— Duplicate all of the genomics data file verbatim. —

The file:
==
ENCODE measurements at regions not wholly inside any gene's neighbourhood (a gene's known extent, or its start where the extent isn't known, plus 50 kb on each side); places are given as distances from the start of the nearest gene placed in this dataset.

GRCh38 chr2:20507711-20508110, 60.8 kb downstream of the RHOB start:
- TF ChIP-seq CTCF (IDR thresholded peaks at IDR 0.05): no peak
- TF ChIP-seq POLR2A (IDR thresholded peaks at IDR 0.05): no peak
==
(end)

ENCODE measurements at regions not wholly inside any gene's neighbourhood (a gene's known extent, or its start where the extent isn't known, plus 50 kb on each side); places are given as distances from the start of the nearest gene placed in this dataset.

GRCh38 chr2:20507711-20508110, 60.8 kb downstream of the RHOB start:
- TF ChIP-seq CTCF (IDR thresholded peaks at IDR 0.05): no peak
- TF ChIP-seq POLR2A (IDR thresholded peaks at IDR 0.05): no peak